With Care Group experience, participants pointed out as one of the ways to overcome the lack of time and space to engage in self-care, the inclusion of such activities in their own work, perceiving this alternative as opportunity to evaluate their expectations and work performance.
Wow! How we need that. and we don´t have it. I think a lot of overload comes from that feeling, you know? [...] It must have a space like this at work It would be a working tool for us. (Participant 21)
Through activities, participants could reflect about importance of caring for themselves, even as a form they can take better care of each other. It seems to happen in two ways: providing motivation for the exercise of their role and providing technical resources to use in their daily practice.
These moments are very important because I feel I open myself to understand the patient, to empathize with him, and also take some technical instruments, as these dynamics we experienced and we know how it will work with them. (Participant 21)
From individualistic position to collective project
This core theme comprises the movement that each participant undertook in his career, articulating individual dimensions to collective demands , as well the pursuit of common welfare and interdisciplinary work effectiveness.
Participants reflected about their individual professional careers, personal and professional goals, and speculated about the goals of teamwork. Group Care activities provided new meanings about work and the caregiver role, through individual stories of career paths and meanings constructed by each professional throughout his career until the present moment - the work in CAPS. This process allowed group members recognition and possibly a "re-identification" of the assistance task, which led to a new articulation of meanings. They transformed the scope eminently individual to the group scope, the knowledge and information sharing, the resizing of the boundaries between the various practices and areas, the collective work as a palliative to difficulties faced by the team in daily work, strengthening the role of each in construction of shared resources to face the challenges.
Sometimes I ask myself, what am I doing here in CAPS? I felt kind of falling parachute. But looking back I see my career as I was building a path itself, which allowed me to leave the office comfort, seeking more than the individual clinic, to live the wealth of teamwork. (Participant 3)
Here we're always solving emergent problems, always going, coming, helping and we do not stop to look at the results of the work, nor to celebrate the successes. We do not stop to see what we're doing here, looking at us, look at the team, to the collective result. (Participant 6)
Becoming aware of strengthening each other in Care Group, professionals perceived their limits and possibilities more clearly. They could realize inertia as an inhibitor of effective awareness and use of their own resources, which was difficulting the development of their potential. They tended to reproduce a team working pattern focused in deficits and problems from adverse events of daily work. This position is the extreme opposite of empowerment, since it discourages search for creative solutions, which explain, for example, the lack of positive results celebration.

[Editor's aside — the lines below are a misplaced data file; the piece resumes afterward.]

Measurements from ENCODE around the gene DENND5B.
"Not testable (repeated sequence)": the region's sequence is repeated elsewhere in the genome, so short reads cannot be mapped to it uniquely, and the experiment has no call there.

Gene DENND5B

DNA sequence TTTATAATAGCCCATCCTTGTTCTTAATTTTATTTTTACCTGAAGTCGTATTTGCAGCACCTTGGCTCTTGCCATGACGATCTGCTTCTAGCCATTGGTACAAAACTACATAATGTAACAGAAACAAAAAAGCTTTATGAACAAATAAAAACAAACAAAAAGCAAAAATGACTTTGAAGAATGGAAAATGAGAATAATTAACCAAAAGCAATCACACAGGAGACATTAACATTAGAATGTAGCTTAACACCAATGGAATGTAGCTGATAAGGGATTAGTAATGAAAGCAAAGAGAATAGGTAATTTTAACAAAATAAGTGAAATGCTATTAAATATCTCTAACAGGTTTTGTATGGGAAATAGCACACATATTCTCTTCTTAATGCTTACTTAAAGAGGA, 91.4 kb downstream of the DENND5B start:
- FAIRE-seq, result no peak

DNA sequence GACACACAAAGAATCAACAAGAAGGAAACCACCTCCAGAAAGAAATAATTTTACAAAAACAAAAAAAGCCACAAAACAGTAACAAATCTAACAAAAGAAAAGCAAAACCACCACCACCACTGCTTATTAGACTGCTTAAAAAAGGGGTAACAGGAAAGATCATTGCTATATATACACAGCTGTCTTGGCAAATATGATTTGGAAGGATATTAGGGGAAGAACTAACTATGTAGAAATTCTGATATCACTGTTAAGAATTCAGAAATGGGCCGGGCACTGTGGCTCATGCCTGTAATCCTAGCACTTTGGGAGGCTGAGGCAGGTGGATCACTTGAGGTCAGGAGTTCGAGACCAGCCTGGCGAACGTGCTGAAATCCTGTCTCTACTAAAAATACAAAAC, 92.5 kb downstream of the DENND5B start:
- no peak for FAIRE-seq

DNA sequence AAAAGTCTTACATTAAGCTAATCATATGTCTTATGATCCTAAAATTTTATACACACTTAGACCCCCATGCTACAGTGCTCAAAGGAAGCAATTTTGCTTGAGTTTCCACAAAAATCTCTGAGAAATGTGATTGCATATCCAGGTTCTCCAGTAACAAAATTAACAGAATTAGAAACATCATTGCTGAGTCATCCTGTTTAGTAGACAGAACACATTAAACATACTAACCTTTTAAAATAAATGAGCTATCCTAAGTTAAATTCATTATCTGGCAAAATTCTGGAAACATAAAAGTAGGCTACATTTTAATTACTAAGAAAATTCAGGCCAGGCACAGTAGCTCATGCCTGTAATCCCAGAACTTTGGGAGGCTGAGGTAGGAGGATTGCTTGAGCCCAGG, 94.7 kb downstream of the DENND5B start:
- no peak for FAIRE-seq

It is relevant to point out that working with individual projects have promoted the group collective projects articulation, related to assistance practices, work organization and team professional roles, besides the creation of meeting spaces outside the work environment.
And I think that is rich, huh? For me at least it is. I can tell my story, I can hear stories and see how much I find myself in them, and how we are building the history together. (Participant 3)
New meanings for teamwork
This core theme included professionals' speeches of redesigning and reframing the health team work. The meetings have provided satisfaction sharing - not just CAPS working difficulties - as well as a distinction of roles and functions of each team member.
Participants underlined their satisfaction at working in mental health area and being able to deal with human diversity, learning how to overcome prejudices and preconceptions, accepting differences and dealing with potential and limits of each other, both professionals and patients.
At the first moment, everybody wrote about the functions they were performing at the service. In continuation of this task, participants reported on the functions of a colleague, which was defined by raffle. The consequences of this activity were surprising because the interviews indicated the team as not integrated. However, during the activity, all participants discoursed very easily on the colleagues' roles and responsibilities of colleagues. They remembered, also, many informal roles performed, which showed how they were "in tune" with each other. (Field Diary - 8th meeting - CAPS III)
Another interesting result was the gradual revaluation of participants about themselves, expressing satisfaction with interdisciplinary team work, since the main decisions are taken collectively, which provides responsibility sharing for decisions. This movement allowed the team joining and lowering barriers that have blocked communication processes, leading to a knowledge expansion that team members have from each other, resulting in job enrichment.